Three Vietnamese holidaymakers and an Egyptian tour guide were killed on Friday when a roadside bomb blast hit their bus as it travelled close to the Giza pyramids on the outskirts of Cairo, officials said.
The public prosecutor’s office said 11 other tourists from Vietnam and an Egyptian bus driver were wounded when the home-made device exploded.
The device was placed near a wall along Mariyutiya Street in Al-Haram district near the Giza Pyramids, it said.
The bus was carrying 16 people including 14 Vietnamese tourists, an Egyptian driver and a tour guide, according to the office’s statement.
Armed security personnel quickly cordoned off the area.
The white bus’s windows were shattered and the vehicle was surrounded by soot-covered debris.
Prime Minister Mostafa Madbouli visited the injured tourists in hospital, where he announced that the tour guide had died from his wounds.
“It’s possible at times that an individual incident takes place here or there,” he told journalists. “We have to know that it’s possible that it would be repeated in the future.”
Madbouli urged against “amplifying” the incident as he insisted that “no country in the world can guarantee that its 100 per cent safe”.
“The bus deviated from the route secured by the security forces,” Madbouli told Extra News channel, an assertion also made by the owner of the company that organised the bus tour.
“We have been in contact with the embassy of Vietnam to contain the impact of the incident, and what is important now is to take care of the injured,” the prime minister said.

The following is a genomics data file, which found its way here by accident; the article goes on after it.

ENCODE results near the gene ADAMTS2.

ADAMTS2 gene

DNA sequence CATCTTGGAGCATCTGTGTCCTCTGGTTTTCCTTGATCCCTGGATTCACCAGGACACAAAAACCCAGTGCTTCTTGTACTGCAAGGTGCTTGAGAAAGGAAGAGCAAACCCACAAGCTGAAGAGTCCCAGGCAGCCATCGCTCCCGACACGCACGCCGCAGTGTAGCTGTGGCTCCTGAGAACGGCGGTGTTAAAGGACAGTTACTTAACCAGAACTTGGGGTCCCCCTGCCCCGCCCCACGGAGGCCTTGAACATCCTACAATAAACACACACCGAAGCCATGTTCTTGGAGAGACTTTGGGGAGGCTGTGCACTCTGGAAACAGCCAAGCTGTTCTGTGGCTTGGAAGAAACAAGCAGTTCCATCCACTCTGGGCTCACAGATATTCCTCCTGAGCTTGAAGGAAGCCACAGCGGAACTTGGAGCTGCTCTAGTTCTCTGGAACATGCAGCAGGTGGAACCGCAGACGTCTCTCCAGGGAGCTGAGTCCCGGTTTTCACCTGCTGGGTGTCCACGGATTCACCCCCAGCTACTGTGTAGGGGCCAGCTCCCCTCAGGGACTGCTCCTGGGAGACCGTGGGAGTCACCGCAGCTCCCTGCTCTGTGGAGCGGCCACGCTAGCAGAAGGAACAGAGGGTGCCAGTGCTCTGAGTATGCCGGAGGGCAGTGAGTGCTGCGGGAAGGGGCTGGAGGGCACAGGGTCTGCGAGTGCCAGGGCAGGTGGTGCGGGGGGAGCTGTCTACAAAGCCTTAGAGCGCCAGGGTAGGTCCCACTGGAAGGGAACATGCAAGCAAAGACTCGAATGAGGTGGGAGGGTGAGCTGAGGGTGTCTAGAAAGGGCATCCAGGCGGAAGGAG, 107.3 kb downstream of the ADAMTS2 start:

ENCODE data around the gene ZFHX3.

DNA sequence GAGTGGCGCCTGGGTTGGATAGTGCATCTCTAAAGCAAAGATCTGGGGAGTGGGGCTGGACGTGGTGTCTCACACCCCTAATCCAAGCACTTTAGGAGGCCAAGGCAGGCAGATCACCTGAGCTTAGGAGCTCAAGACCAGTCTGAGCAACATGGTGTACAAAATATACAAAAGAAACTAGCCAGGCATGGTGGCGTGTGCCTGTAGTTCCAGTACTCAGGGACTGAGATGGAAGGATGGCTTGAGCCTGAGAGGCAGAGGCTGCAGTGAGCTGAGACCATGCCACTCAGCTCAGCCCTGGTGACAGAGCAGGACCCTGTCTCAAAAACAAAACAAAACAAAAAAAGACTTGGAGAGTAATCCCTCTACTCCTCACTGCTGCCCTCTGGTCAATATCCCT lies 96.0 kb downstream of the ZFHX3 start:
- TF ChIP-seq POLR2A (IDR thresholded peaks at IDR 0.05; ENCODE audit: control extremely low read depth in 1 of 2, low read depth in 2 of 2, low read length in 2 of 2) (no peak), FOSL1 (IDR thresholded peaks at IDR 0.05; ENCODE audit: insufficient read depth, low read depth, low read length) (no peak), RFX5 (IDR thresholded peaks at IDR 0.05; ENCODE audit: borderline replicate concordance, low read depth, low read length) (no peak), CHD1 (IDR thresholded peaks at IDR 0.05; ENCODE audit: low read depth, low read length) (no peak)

The bus driver later told media he had not deviated from the route.
Vietnam’s foreign ministry confirmed on Saturday that three of its citizens had been killed in the blast, and that it was working closely with Egypt’s interior ministry to provide help to the injured and to their families.
There was no immediate claim of responsibility for the blast.
The United States condemned the attack.
“We stand with all Egyptians in the fight against terrorism and support the Egyptian government in bringing the perpetrators of this attack to justice,” State Department spokesman Robert Palladino said in a statement.
Egypt’s tourism industry has been struggling to recover from militant attacks and domestic instability following the so-called Arab spring uprising that forced veteran leader Hosni Mubarak from power.
In July 2017, two German tourists were stabbed to death by a suspected extremist at the Egyptian Red Sea beach resort of Hurgada.
In October 2015, a bomb claimed by a local affiliate of Islamic State killed 224 people on a jet carrying Russian tourists as it flew over the Sinai peninsula.
Egypt has since been trying to lure tourists back and spur the lucrative sector by touting new archaeological discoveries and bolstering security around dig sites and airports.
Tourism slowly started picking up. The official statistics agency said tourist arrivals in 2017 reached 8.2 million, up from 5.3 million the year before.
But that figure was still far short of the record influx in 2010 when over 14 million visitors flocked to see the country’s sites.
Egypt has for years been battling an Islamist insurgency in North Sinai, which surged following the military’s removal of president Mohammed Mursi in 2013.
Security forces have since February been conducting a major operation focused on the Sinai Peninsula, aimed at wiping out a local IS branch.
More than 450 suspected extremists and around 30 Egyptian soldiers have been killed since the offensive began, the army said in October.
The pyramids of Giza are the only surviving structure of the seven wonders of the ancient world and a major tourist draw attracting visitors from across the globe.
Additional reporting by Reuters